Hollywood has always loved a successful formula; one that can guarantee success over and over again. Whether it is a successful genre (the Western) or character type (Jason Bourne), studios will take the basic blueprint of a successful genre, idea, story or character and replicate it, most of the time creating a substandard knockoff. Occasionally, what can be considered a knock off can actually lead to something original and remarkable.
In 1988, 20th Century Fox released a loose adaptation of the Roderick Thorp thriller Nothing Lasts Forever, the story of a bare foot cop taking on a group of German terrorists in a LA skyscraper.
The decision to cast Moonlight star Bruce Willis did not install much hope for the production, especially after big stars like Schwarzenegger, Stallone and Pacino all turned down the role. However, the film, titled Die Hard, was one of the highest grossing films of 1988 and helped launch the careers of stars Willis and Alan Rickman as well as director John McTiernan.
But what made Die Hard so successful?
While the film was blessed with strong performances, strong direction and an airtight script, the film also had the right ingredients: a unassuming hero out of his depth, a gang of villains holding hostages, inept law enforcement/military assistance and a siege mentality. Very simple yet very effective. This prompted studios to replicate the formula, creating many cheap and inferior knockoffs. However, occasionally, someone gets the formula right and adds something completely new.
Even today, the formula is still in use as recently as 2013 with action thrillers Olympus has Fallen and White House Down, showing that the “Die Hard on/in a…” is still an effective formula.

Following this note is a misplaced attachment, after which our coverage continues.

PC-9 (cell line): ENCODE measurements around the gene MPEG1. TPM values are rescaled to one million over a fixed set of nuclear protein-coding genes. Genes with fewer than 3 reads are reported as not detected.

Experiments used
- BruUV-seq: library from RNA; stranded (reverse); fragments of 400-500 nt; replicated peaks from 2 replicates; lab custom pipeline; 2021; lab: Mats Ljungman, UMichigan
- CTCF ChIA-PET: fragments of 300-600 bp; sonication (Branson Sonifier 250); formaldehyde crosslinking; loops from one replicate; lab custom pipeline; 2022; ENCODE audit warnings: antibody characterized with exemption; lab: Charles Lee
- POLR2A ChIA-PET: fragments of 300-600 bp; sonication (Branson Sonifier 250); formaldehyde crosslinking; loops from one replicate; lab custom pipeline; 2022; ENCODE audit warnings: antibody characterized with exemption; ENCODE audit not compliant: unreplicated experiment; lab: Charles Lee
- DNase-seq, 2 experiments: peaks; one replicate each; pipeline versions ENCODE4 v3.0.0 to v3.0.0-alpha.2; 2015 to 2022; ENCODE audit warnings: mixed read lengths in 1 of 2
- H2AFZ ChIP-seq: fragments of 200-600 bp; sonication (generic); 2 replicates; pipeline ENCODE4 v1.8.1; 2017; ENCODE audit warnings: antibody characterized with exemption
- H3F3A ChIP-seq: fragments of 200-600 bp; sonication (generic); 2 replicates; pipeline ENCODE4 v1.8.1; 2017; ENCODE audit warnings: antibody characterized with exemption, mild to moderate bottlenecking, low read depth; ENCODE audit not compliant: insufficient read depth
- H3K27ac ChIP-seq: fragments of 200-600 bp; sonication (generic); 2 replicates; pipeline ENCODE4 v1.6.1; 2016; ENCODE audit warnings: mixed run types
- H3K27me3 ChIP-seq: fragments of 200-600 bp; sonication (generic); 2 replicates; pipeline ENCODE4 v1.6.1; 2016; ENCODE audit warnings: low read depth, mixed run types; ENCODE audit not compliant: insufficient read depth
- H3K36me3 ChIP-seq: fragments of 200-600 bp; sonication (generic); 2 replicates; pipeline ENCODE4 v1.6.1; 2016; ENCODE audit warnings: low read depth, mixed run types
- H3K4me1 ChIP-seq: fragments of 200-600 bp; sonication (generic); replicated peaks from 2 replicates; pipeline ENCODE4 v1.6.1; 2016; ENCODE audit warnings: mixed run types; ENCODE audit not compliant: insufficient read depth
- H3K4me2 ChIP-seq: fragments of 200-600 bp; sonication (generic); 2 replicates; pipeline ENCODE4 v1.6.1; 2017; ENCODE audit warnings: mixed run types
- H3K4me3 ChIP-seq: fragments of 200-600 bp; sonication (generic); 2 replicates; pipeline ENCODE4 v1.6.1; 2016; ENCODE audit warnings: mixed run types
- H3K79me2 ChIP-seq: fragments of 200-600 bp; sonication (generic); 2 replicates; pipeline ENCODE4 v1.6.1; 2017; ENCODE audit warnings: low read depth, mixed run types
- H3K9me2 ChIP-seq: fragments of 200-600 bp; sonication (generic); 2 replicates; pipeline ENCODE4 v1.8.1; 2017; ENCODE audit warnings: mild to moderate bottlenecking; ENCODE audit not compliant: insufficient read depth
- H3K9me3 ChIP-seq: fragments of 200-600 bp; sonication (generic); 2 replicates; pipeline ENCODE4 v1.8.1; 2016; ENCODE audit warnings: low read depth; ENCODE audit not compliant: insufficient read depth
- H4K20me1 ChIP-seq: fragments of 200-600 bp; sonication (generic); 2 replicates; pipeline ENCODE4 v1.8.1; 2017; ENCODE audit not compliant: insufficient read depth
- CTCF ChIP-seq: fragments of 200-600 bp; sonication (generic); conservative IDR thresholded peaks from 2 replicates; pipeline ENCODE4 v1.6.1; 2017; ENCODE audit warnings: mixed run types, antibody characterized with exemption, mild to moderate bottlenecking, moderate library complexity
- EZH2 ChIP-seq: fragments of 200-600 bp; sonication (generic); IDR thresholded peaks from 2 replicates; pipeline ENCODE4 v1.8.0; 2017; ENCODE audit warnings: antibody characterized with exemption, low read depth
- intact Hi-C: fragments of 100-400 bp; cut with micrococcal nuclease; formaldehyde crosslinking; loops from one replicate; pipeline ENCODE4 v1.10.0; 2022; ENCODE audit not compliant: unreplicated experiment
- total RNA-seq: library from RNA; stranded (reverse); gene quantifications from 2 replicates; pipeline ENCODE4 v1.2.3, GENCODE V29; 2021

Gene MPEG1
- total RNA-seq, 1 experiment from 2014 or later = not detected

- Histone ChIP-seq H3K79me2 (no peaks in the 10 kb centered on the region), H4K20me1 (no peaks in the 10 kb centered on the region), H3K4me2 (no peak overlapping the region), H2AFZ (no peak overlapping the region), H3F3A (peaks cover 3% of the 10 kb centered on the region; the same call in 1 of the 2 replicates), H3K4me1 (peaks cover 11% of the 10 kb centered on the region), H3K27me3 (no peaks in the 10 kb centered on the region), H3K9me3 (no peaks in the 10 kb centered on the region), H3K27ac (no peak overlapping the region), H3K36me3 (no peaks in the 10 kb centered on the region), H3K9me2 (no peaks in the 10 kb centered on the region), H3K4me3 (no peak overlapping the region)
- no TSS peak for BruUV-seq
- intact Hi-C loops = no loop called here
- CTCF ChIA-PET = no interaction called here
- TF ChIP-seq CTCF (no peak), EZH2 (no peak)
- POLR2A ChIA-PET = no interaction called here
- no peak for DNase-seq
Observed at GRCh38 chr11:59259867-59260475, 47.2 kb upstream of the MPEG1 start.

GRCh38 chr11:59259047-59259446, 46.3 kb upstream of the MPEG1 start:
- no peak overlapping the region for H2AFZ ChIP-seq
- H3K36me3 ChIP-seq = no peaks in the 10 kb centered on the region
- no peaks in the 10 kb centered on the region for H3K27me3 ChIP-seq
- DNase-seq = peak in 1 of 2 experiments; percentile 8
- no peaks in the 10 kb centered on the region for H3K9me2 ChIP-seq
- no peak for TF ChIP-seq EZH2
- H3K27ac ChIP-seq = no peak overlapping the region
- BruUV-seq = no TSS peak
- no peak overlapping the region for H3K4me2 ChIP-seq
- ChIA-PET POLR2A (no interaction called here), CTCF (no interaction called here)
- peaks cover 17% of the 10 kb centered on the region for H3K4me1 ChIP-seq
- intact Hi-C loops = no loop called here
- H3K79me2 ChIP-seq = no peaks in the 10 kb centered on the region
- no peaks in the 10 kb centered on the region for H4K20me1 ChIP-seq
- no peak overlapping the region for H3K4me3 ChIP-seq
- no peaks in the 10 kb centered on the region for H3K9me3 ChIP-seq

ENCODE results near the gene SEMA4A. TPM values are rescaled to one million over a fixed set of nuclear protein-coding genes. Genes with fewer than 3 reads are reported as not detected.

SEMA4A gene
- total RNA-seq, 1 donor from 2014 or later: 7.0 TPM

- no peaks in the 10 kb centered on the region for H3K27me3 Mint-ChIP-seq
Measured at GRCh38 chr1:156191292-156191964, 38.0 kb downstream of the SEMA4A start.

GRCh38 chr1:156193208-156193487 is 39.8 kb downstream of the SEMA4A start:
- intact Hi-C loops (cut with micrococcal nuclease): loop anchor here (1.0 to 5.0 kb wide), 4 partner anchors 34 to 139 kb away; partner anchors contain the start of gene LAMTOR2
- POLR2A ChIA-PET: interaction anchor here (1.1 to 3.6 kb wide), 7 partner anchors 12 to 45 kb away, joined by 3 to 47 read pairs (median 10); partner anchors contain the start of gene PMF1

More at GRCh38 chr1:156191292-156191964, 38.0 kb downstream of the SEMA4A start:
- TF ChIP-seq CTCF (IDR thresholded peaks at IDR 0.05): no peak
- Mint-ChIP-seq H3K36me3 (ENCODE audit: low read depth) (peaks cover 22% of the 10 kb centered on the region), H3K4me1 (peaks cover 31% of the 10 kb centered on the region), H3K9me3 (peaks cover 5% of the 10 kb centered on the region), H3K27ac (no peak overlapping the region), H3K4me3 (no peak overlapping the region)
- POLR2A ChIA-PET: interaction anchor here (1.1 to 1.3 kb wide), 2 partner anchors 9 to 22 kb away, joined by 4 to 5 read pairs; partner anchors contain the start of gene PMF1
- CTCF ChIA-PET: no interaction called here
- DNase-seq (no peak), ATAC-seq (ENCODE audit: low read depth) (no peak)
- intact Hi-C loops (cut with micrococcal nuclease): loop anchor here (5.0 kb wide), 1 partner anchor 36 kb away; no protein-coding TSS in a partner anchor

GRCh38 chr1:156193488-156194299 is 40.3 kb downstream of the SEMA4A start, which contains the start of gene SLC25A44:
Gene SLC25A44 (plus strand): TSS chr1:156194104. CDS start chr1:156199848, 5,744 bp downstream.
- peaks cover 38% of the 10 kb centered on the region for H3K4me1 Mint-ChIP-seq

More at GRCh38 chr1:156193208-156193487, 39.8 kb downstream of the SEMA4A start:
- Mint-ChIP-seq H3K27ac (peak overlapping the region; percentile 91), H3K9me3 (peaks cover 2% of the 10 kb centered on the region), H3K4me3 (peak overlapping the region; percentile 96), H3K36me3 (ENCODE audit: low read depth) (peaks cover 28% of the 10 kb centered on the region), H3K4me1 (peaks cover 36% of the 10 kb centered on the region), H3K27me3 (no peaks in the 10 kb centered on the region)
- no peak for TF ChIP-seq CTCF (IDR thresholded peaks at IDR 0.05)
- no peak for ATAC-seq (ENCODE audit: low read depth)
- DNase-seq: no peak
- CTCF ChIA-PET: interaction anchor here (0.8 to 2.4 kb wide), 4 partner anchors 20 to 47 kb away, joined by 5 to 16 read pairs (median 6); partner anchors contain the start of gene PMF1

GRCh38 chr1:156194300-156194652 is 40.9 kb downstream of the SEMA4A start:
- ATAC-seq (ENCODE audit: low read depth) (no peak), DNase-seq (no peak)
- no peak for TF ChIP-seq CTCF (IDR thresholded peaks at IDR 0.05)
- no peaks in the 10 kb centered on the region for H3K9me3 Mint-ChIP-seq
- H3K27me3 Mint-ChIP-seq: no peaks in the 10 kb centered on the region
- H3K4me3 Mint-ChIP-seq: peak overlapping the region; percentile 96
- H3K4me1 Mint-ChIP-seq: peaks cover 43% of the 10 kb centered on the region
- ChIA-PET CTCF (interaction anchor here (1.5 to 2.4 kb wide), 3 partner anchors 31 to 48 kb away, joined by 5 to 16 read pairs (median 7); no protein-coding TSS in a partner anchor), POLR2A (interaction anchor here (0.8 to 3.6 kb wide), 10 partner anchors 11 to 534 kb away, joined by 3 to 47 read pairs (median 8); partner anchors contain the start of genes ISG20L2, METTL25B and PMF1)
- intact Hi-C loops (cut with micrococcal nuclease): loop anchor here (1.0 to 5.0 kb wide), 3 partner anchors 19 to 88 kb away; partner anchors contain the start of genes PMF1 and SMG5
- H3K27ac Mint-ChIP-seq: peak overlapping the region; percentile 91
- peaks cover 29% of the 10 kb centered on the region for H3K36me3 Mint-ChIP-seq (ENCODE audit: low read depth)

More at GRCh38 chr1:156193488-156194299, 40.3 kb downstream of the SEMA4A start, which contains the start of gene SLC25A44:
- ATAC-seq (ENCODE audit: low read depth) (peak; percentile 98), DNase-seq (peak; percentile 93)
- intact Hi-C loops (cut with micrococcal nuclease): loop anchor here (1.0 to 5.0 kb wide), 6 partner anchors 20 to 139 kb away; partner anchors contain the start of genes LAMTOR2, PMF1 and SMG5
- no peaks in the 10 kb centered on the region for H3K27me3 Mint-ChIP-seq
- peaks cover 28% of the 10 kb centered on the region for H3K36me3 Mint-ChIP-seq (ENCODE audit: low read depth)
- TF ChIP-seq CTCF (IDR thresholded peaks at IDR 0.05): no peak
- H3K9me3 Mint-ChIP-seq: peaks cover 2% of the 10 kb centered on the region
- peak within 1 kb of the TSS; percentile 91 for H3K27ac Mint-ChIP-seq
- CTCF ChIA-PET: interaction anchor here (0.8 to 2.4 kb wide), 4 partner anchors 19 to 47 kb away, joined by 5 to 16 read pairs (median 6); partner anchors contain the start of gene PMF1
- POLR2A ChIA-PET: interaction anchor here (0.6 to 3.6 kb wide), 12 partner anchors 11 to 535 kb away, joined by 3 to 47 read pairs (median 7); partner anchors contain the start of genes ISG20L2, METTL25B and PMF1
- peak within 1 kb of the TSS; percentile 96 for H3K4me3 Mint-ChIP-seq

10. Passenger 57 (1992)
AKA: ‘Die Hard on a Plane’
Air travel has always been tense experience for some. Fear of heights, turbulence, cramped conditions and security can make even the most average flight torture. The concept of a mid-air hijacking has always been a popular concept in action thrillers. While Executive Decision and the recent Non-Stop did a better job, Passenger 57 is still a solid film utilising the Die Hard formula.
The film follows the formula more faithfully than many of the other entries in this list, with Wesley Snipes playing a former police officer turned security consultant trapped on a flight with a psychotic terrorist freed by his men who in turn hijack the plane. Snipes’ John Cutter quickly finds himself out of his element, not only dealing with an army of terrorists, but also a police force that believes he is a hijacker.
The film helped launch Snipes’ career as an mainstream action hero, highlighted by some skilled Karate/Hapkido moves and memorable one liners (“Always bet on black”), but Cutter is a very different hero. McClane was a smart mouthed street brawler while Cutter was a Zen martial artist, haunted by his failure to prevent his wife’s death at the hands of a gunman. There is a difference, but it worked not only for the film, but also for Snipes himself.
9. Sudden Death (1995)
AKA: ‘Die Hard in a Stadium’
Even the Muscles from Brussels, Jean-Claude Van Damme, took advantage of the Die Hard formula, teaming up with underrated action director Peter Hyams. While the film was clearly a marketing ploy for the Pittsburgh Penguins (the story was conceived by Karen Elise Baldwin, wife of Penguins owner Howard Baldwin), it is a still a grand piece of escapism.
JCVD plays Darren McCord, a fire fighter haunted by his failure to save a little girl in a house fire. Off active duty, he works as a Fire Marshall for the Civic Arena during the NHL season. However, when terrorists, led by former CIA operative Joshua Fosse (Powers Booth), take the Vice President and threaten to blow up the stadium as a diversion for a robbery, the police are helpless. Luckily, McCord is on the scene and is ready to deliver some spinning roundhouse kicks to some terrorist faces.
While Van Damme’s McCord is quite different to McClane, being more of a quiet brooding hero, Sudden Impact includes a villain whose motives adhere very much to the Die Hard mold. Fosse was originally idealistic, seen through his service with the CIA before posing as a terrorist in order to commit a high stakes robbery right under the noses of the authorities.